Some authors use the term symmetric graph to refer to arc transitive graphs. Arc transitivity can be checked using IGEdgeTransitiveQ@DirectedGraph[#] &. All arc-transitive graphs are both vertex- and edge-transitive, but the reverse is not true. The smallest graph that is both vertex- and edge-transitive, but not arc-transitive, is the 27-vertex Doyle graph, also known as the Holt graph.

doyle = GraphData["DoyleGraph"]

{IGVertexTransitiveQ[doyle], IGEdgeTransitiveQ[doyle]}
{True, True}
IGEdgeTransitiveQ@DirectedGraph[doyle]
False

IGDistanceTransitiveQ

?IGDistanceTransitiveQ

IGDistanceTransitiveQ checks if a graph is distance transitive. In a distance transitive graph, any two ordered pairs of vertices which are the same distance apart can be mapped into each other by some automorphism.

All Platonic graphs are distance transitive.

IGMeshGraph@PolyhedronData[#, "BoundaryMeshRegion"] & /@ 
 PolyhedronData["Platonic"]

IGDistanceTransitiveQ /@ %
{True, True, True, True, True}

Some graphs are symmetric, but not distance transitive.

g = GraphData[{"Circulant", {10, {1, 4}}}]

{IGSymmetricQ[g], IGDistanceTransitiveQ[g]}
{True, False}

IGDistanceTransitiveQ does not exclude non-connected graphs.

True

IGDistanceTransitiveQ works with directed graphs.

g = With[{n = 11},
  RelationGraph[
   MemberQ[Rest@Union@Mod[Range[n]^2, n], Mod[#1 - #2, n]] &, 
   Range[n] - 1]
  ]

IGDistanceTransitiveQ[g]
True

The following directed graph is vertex transitive, but not distance transitive.

False

Homeomorphism

?IGHomeomorphicQ

IGHomeomorphicQ tests if two graphs are homeomorphic, i.e. whether they have the same topological structure. Two graphs \(G_1\) and \(G_2\) are homeomorphic if there is an isomorphism from a subdivision of \(G_1\) to a subdivision of \(G_2\).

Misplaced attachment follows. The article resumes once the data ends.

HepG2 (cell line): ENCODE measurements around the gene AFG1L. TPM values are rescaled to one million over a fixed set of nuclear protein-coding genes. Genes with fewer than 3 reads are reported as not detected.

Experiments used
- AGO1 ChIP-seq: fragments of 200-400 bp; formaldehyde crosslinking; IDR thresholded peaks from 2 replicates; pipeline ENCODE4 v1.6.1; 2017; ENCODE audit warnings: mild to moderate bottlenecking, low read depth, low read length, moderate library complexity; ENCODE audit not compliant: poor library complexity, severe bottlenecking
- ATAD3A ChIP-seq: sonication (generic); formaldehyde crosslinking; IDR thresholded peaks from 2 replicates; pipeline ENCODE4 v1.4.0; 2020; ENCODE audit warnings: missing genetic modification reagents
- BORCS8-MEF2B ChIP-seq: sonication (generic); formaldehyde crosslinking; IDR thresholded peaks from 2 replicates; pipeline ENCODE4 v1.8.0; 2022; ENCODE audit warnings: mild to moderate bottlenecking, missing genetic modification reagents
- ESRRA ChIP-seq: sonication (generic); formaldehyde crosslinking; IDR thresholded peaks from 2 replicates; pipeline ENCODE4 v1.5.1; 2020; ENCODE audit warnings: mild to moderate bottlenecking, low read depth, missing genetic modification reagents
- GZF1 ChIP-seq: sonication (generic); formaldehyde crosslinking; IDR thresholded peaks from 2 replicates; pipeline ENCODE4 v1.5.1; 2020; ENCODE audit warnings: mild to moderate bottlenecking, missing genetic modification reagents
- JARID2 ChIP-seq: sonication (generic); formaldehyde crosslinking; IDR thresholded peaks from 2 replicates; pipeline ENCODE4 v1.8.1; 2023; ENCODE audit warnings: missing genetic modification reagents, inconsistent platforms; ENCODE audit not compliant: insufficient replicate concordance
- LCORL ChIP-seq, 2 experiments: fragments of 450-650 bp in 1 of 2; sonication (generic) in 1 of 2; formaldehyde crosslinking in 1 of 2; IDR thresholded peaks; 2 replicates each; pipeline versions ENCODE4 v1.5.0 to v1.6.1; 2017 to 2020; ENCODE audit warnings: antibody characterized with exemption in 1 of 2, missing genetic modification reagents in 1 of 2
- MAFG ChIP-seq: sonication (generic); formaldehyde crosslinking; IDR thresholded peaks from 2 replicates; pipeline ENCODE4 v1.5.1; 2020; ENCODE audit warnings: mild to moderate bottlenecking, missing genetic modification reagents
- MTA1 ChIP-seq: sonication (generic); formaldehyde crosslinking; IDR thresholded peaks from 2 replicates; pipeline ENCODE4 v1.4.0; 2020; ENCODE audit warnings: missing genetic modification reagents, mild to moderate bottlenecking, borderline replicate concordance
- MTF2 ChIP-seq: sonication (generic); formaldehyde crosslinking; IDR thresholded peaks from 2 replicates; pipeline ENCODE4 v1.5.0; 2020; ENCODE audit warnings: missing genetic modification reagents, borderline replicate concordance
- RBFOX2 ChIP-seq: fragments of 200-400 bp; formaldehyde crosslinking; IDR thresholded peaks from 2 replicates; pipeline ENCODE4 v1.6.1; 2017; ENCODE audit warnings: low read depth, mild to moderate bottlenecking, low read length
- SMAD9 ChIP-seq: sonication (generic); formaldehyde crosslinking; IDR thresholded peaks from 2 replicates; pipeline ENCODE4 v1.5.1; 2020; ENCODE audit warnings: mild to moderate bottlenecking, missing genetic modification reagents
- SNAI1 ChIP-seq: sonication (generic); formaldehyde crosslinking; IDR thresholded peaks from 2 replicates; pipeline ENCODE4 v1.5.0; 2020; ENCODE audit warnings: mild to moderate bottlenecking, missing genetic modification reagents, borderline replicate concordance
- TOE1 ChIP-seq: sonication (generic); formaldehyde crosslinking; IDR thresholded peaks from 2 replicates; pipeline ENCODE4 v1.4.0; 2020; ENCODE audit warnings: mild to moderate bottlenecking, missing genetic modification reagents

is effectively implemented as .

The following graphs are homeomorphic.

True

They smoothen to the same graph.

Any two cycle graphs are homeomorphic.

IGHomeomorphicQ[CycleGraph[5], CycleGraph[9]]
True

A cycle and a path graph are not homeomorphic.

IGHomeomorphicQ[CycleGraph[5], PathGraph@Range[5]]
False

A triangular and a square lattice on the same number of vertices are, in general, topologically different.

IGHomeomorphicQ[IGSquareLattice[{3, 3}], IGTriangularLattice[{3, 3}]]
False

When testing empirical graphs for equivalence, it is often useful to remove tree-like components. For example, the face-face and the face-edge adjacency graphs of a geometric mesh are equivalent, save for the tree-like components.

mesh = IGLatticeMesh["SnubSquare", {3, 3}];
ffg = IGMeshCellAdjacencyGraph[mesh, 2, 
  VertexCoordinates -> Automatic]

feg = IGMeshCellAdjacencyGraph[mesh, 1, 2, 
  VertexCoordinates -> Automatic]

IGHomeomorphicQ[feg, ffg]
False
feg = VertexDelete[feg, IGTreelikeComponents[feg]]

ffg = VertexDelete[ffg, IGTreelikeComponents[ffg]]

IGHomeomorphicQ[feg, ffg]
True

Other functions

IGSelfComplementaryQ

?IGSelfComplementaryQ

A graph is called self-complementary if it is isomorphic with its complement.

The 4-vertex path graph is self-complementary.

IGSelfComplementaryQ[PathGraph@Range[4]]
True

Find all 3-vertex self-complementary directed graphs.

Select[IGData[{"AllDirectedGraphs", 3}], IGSelfComplementaryQ]

IGColoredSimpleGraph

?IGColoredSimpleGraph